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July 22, 2018

How politics brought down Matiba empire

Jadini Beach Hotel in Diani, Kwale county /COURTESY
Jadini Beach Hotel in Diani, Kwale county /COURTESY

Kenneth Matiba, who died on Sunday, was a go-getter, but his story is a classic case of  grace to grass.

 An astute businessman, he built a vast business empire. But despite his immense wealth, Matiba died a broken man - a pale shadow of himself.

As he lost grip of his multi-billion empire after the 1992 elections, friends deserted him. Only close family friends stayed along and would comfort him in hospital.

Watch: [VIDEO] Kenneth Matiba is dead

Being one of the few young educated Kenyans at independence, Matiba landed a job in government at a young age.

Before Kenya attained independence, Matiba, 31, was the first Kenyan Permanent Secretary for Education under the colonial government. He was a classic embodiment of inspiration and ambition.

He was first elected to Parliament in 1983 when he won the Mbiri seat. Mbiri constituency was later renamed Kiharu. Matiba was appointed minister for Health and served in other dockets until he resigned in 1988.

Read: Joseph Kinyua to head Matiba's funeral committee

Described as ambitious and abrasive with a keen eye for business oppotunities,  Matiba soon had busisiness interest cutting across sectors.

In his heyday, Matiba owned The Alliance Hotels in South Coast and Mt Kenya as well the high cost Hillcrest Schools. He established the People Daily newspaper, he was an outstanding farmer and had a substantial holding in Wangu Investment, which owns the expansive Wangu Embori Farm in Timau, Meru.

He also had substantial shares in the Nairobi Securities Exchange listed Carbacid Limited where he was the principal shareholder. At 46, he was one of Kenya’s youngest indigenous millionaires.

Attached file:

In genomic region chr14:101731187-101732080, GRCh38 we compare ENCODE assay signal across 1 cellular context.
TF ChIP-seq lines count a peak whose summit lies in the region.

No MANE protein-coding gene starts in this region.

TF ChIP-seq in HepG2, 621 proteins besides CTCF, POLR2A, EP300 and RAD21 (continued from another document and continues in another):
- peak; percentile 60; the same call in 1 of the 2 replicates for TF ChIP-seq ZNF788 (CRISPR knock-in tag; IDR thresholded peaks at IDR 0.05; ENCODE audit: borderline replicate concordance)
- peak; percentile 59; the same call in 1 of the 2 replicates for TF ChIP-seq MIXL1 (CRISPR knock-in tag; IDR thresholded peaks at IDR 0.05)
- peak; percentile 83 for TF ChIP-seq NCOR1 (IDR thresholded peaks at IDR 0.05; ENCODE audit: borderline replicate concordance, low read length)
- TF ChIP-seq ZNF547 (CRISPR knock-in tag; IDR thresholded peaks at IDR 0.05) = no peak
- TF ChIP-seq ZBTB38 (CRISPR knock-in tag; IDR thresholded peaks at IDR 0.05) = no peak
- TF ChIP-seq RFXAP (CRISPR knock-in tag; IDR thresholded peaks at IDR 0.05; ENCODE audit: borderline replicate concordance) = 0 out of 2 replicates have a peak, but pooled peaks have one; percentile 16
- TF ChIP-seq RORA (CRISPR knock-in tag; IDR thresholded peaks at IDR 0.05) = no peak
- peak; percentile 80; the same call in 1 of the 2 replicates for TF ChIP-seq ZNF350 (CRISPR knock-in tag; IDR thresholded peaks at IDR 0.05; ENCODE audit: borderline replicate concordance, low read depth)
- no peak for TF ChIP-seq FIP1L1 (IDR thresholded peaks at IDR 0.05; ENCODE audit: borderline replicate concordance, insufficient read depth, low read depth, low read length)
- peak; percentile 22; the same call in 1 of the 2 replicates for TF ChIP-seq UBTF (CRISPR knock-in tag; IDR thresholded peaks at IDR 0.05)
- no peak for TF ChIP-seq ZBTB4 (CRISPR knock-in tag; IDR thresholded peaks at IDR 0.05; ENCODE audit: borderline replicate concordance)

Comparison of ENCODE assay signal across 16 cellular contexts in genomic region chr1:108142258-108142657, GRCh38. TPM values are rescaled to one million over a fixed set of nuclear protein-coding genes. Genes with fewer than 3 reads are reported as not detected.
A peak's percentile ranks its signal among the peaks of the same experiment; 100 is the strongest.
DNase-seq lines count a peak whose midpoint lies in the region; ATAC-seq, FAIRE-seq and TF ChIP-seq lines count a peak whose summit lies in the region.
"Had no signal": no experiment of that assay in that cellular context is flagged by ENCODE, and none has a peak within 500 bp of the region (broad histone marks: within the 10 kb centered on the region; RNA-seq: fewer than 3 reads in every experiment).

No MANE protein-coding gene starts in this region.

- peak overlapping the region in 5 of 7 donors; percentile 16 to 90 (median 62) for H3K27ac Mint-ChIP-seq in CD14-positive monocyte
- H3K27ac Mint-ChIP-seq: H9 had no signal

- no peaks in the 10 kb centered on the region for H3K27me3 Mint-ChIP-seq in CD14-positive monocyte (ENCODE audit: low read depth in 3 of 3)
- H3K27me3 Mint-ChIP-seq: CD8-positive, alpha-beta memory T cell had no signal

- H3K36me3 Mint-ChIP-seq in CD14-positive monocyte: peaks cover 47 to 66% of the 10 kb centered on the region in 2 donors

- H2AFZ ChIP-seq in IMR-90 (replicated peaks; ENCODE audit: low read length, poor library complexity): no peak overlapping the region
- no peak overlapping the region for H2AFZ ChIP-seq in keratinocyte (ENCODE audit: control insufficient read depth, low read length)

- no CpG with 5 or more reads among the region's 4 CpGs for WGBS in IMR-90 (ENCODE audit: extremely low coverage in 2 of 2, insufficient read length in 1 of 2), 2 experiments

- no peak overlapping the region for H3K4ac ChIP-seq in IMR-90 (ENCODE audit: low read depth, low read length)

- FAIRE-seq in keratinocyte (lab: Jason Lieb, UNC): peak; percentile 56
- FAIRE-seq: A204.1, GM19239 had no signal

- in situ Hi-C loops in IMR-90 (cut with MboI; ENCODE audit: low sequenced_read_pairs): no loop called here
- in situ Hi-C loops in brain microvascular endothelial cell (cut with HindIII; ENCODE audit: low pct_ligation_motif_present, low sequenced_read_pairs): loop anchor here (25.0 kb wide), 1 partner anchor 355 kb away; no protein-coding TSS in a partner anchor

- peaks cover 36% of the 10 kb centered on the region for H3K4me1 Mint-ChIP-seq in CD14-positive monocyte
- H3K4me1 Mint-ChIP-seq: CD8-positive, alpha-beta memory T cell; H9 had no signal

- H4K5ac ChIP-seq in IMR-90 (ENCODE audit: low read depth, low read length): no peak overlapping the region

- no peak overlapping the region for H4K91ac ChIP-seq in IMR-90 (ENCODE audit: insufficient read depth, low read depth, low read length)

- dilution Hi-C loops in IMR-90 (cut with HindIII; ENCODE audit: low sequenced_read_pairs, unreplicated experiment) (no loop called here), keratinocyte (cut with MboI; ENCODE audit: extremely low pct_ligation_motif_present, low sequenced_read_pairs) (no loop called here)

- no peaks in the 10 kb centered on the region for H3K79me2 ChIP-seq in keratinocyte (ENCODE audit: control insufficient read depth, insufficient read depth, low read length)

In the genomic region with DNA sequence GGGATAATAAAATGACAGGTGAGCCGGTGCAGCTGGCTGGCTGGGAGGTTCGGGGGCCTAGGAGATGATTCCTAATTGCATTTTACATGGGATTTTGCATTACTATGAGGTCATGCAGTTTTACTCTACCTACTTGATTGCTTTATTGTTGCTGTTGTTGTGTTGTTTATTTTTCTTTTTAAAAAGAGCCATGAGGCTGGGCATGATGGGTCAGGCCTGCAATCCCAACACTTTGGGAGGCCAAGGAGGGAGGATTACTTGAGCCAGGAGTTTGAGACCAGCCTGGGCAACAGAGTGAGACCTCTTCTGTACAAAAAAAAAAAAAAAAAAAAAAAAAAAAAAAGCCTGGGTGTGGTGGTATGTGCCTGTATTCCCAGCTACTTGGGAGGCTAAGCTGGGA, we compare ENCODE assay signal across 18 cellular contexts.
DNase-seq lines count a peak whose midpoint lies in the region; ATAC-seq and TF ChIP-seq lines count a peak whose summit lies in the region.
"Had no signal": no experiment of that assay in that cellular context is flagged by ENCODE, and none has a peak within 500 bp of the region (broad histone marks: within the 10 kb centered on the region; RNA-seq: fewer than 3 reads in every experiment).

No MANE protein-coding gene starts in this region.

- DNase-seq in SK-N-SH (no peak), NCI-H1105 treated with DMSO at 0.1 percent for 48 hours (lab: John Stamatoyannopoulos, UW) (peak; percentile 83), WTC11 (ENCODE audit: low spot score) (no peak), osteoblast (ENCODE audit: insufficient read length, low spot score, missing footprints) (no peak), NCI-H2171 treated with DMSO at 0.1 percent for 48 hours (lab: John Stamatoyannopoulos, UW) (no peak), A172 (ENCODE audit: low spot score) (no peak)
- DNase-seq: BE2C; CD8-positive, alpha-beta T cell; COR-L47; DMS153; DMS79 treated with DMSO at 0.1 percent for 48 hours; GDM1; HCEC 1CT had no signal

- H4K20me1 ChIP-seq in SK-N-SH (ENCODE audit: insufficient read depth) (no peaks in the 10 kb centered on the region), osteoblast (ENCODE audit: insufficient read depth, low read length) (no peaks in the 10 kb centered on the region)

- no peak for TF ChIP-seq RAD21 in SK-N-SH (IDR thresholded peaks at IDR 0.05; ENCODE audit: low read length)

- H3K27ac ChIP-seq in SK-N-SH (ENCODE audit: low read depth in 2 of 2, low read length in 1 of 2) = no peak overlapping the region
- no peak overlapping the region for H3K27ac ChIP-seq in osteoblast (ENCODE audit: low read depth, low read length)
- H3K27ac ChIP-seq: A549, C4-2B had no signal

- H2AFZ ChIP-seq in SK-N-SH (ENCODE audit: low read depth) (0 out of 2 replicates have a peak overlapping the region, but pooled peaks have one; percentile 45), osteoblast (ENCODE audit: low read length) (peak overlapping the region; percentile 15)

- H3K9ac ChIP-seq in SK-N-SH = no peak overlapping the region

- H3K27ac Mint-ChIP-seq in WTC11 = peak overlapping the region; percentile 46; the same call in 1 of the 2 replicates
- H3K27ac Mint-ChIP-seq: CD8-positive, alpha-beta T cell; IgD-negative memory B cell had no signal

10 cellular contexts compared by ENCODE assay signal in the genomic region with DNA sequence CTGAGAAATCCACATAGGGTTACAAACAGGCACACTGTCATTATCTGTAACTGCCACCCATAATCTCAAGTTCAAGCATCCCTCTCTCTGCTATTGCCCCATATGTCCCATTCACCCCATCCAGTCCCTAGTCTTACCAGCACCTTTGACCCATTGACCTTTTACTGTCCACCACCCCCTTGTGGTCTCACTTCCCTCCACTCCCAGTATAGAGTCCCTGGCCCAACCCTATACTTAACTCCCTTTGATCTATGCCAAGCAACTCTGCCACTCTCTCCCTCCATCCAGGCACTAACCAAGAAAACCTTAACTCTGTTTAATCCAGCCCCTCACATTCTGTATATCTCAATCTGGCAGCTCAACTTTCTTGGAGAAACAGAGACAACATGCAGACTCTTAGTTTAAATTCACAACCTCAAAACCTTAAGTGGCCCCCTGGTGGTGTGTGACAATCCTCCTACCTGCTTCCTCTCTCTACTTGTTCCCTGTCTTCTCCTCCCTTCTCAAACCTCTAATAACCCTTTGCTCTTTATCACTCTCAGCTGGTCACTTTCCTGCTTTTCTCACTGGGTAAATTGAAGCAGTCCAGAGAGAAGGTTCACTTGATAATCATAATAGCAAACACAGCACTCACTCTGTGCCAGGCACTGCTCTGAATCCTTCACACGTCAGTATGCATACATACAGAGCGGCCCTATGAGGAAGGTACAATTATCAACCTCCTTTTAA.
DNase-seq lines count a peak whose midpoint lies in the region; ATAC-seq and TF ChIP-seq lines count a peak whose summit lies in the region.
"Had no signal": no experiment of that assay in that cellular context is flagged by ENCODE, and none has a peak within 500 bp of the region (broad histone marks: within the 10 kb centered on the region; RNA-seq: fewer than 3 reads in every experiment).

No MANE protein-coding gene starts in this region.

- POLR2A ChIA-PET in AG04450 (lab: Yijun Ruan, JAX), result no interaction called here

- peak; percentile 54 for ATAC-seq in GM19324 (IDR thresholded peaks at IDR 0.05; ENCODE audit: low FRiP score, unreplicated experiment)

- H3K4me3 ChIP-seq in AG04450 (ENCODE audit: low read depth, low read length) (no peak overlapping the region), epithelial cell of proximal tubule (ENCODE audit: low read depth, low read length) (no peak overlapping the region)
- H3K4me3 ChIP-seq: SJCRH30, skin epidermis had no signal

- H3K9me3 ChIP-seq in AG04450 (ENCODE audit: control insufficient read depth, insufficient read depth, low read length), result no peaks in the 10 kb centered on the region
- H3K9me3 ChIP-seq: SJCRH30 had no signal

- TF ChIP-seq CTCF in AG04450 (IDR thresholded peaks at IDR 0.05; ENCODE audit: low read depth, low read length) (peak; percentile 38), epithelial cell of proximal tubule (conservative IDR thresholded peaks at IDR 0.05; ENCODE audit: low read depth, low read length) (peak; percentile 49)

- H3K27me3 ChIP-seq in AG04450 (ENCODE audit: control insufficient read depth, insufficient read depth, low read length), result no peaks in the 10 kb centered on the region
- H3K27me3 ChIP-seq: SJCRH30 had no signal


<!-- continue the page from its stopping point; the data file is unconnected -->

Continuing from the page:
His widow Edith said in an interview in 2013 Matiba funded his 1992 presidential bid alone.

“...And then he conceived the hotels and they did well, actually no, they did very well. So we got to a point where money was not a problem. That’s why, for example, in the 1992 election, we could afford to fly all over without any problem,” she recalled.

However, after 1992, things started to go wrong. 

Also read: Remain true to Kenneth Matiba's ideals, leaders tell Kenyans

“But when things went wrong it was back to calculating whether to buy this or that. For me money looks like a flock of birds. You see, like the ones which are white, they come so many of them and settle down in a place. Then they all fly away and there is nothing,” she said.

Matiba’s business nosedived. His hotel chain was briefly taken into administration (although he regained control). Matiba regained control of Hillcrest Schools which was under receivership in 2005 due to a Sh620 million loan from Barclays Bank. He sold the schools to a consortium led by Fanisi Capital.

A huge part of his investment was  disposed off from early 2000, when Barclays Bank demanded the settlement of debts in excess of Sh1.8 billion.

The family lost control of Carbacid Limited and then proceeded to sell shares in the company worth over Sh400 million. He sold his 22 per cent stake to private equity firm Centum Investment. In 2010, the family through Kalamka Ltd, sold the People Daily, to Mediamax Ltd, a company linked to the Kenyatta family. Matiba who went to Alliance High School in 1929 formed a strong close friendship to the Kenyatta family.

The 85-year-old former Kiharu MP was due to receive a Sh945 million as compensation from torture, detention and stroke.

 

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